Community Writer in Residence, as part of The Citizen Project, at Edinburgh International Book Festival.
I’m the Community Writer in Residence for the Edinburgh International Book Festival’s programme ‘Citizen’. I’m working face to face with local people and we move to different locations. This year I am in Musselburgh and North Edinburgh. My job is to encourage people to get involved in the Book Festival in lots of different ways and share stories of their own. It might be through writing, photographs, drawing, singing, all different kinds of mediums.
We also develop themes for the August festival in conversation with local communities, so people can have a say in the topics covered and which writers appear. My work goes on all year round, not just in August.
We’re also trying to increase the number of events that happen outside the city centre. I’ve been working a lot with North Edinburgh Arts. They have a great venue there, a really amazing theatre space. We’re trying to draw new audiences in and expand the Festival events elsewhere, in other places throughout the city, not just in Charlotte Square.
I started in November 2018, nearly two years now. The best part is that the Festival is happy for me and the community participants to experiment with lots of different ideas. We’ve played around with sound, and done crazy things like putting temporary tattoos on stones to develop a story book, we’ve walked round empty factories, and we’ve invented stories out of objects we’ve found in local charity shops – there’s a real flexibility and open mindedness. That has also really helped this year when things didn’t turn out as expected. We’ve had to think on our feet a lot, and we’ve managed to keep projects going despite everything, which is really good.
What is your favourite festival memory?
The best times have been since I’ve been working at the Festival, just being part of it. I love voices, I’ve always been fascinated by how we communicate, not just with words but with sounds or no sound at all, just silence. Not long before I started, I became interested in making my own sound pieces and recording voices. This year and last, we did a lot of sound recording, often just bits of conversation, nothing written beforehand.
There’s something really powerful and moving about people telling their stories and talking about their lives, hearing their actual voices. It makes a real connection.
Quite often I’ve been recording and people laugh when I say how much I like their voice! Peoples’ voices are so full of character and history – and they don’t even realise it. They laugh and think it’s a bit silly when I compliment them. We put on a live event last May at North Edinburgh Arts, lots of participants could come and sit in a darkened theatre space and listen to their own voices, feeling the response of the audience around them. This particular event was a collaborative soundpiece with artist Chris Dooks. You could hear a pin drop, but there was also laughter and empathy. It created a lot of conversation, and it’s also nice that we have a lasting record, a snapshot of the community at that time.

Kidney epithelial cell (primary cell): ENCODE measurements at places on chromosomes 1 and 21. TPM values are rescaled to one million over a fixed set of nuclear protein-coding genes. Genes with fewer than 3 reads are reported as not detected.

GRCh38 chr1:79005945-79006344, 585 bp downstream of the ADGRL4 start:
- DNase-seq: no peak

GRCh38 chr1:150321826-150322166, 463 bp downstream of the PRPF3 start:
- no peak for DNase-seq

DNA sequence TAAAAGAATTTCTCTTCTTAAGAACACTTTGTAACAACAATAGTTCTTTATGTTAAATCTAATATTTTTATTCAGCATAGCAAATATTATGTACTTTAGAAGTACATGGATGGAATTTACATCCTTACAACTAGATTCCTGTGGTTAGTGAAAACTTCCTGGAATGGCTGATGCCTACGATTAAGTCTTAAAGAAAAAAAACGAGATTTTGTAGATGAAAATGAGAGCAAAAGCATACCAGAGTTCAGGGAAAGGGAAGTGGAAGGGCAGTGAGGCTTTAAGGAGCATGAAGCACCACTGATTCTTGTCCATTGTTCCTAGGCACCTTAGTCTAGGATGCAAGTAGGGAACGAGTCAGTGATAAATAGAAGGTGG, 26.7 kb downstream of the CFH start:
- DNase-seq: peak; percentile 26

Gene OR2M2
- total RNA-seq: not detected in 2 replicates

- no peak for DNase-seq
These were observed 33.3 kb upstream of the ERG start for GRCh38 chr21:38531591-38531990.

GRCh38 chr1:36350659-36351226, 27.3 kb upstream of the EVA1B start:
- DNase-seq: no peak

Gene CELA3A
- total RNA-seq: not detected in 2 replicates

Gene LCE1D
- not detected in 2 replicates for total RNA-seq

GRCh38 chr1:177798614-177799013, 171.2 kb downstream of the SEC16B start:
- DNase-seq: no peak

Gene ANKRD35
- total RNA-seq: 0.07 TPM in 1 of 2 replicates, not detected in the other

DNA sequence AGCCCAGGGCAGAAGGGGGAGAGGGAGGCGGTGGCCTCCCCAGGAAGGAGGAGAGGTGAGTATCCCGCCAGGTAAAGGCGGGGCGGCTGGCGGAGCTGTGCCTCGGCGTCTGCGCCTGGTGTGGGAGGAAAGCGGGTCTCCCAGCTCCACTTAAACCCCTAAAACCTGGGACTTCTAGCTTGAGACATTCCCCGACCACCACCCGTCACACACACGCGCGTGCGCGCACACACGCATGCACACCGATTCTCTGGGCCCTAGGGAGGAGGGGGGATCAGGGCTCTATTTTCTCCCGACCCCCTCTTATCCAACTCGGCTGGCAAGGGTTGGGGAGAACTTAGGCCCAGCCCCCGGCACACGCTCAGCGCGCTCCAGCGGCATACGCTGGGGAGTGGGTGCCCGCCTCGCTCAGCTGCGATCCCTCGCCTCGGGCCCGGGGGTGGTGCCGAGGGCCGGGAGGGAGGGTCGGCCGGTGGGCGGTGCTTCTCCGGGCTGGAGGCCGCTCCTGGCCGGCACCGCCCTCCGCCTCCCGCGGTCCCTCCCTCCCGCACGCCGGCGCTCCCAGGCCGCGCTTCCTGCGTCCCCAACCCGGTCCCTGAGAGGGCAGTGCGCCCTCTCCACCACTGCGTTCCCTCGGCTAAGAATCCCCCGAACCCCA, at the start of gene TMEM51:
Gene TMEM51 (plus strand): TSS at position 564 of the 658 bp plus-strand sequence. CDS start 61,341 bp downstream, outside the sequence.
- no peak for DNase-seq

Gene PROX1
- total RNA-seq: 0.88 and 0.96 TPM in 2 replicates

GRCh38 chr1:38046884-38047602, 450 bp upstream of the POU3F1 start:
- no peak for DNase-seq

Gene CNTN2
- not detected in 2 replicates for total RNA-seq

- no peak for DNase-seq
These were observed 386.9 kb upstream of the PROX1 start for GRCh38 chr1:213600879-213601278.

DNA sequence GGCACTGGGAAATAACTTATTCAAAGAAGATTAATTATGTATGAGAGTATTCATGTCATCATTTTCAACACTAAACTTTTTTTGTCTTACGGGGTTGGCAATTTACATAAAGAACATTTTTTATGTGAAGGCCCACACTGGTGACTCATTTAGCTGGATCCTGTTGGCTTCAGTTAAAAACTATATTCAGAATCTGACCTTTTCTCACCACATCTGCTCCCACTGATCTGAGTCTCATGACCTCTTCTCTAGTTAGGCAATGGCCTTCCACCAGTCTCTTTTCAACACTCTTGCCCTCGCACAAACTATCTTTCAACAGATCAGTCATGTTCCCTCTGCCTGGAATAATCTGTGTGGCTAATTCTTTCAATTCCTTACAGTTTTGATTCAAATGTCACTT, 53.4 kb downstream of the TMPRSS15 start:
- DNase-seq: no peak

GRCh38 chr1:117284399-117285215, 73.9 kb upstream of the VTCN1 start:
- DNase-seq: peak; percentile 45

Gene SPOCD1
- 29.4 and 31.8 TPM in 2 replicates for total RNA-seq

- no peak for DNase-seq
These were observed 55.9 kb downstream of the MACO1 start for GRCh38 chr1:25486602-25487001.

What makes you proud to be a Festival City citizen?
I’ve been in Edinburgh a good few years.
I feel really lucky to live in such a vibrant city and have access to all the festivals. When I’m not working, I’m often at the festivals with my two kids. My daughter is a wheelchair user and the access is incredible, she’s been really well cared for.
I’m aware of those who can’t see much or even attend any of the events in their own city. I’ve been talking to people this week, recording in their gardens, and it’s come up a few times, that this year the Book Festival will be more accessible than ever, not just to those overseas but within Edinburgh itself, in the local area.
For instance, some of the participants I’m working with at the moment have chronic lung conditions and are shielding. We talked about the fact the Festivals going online, and what that means for people who might not be able to travel, people who are housebound, or have no childcare, or they are carers, or can’t afford tickets. Some people may have seen the festival from the outside, and always wondered what goes on in August in Charlotte Square – they’re curious but they’ve never gone in before. The digital events allow new people to explore what the festival is about.
I’ve rarely had a chance to see the adult side of the programme because it can be hard for me and my husband to find childcare. But this year I’ve earmarked about ten things to make time to watch – it’s really exciting to see things I normally wouldn’t. This doesn’t replace the face to face work, of course, the community work, but the kind of adaptations we’ve been making to go digital are definitely an opportunity. They allow us to envision what festivals in the future can be and encourage us to think who they’re for.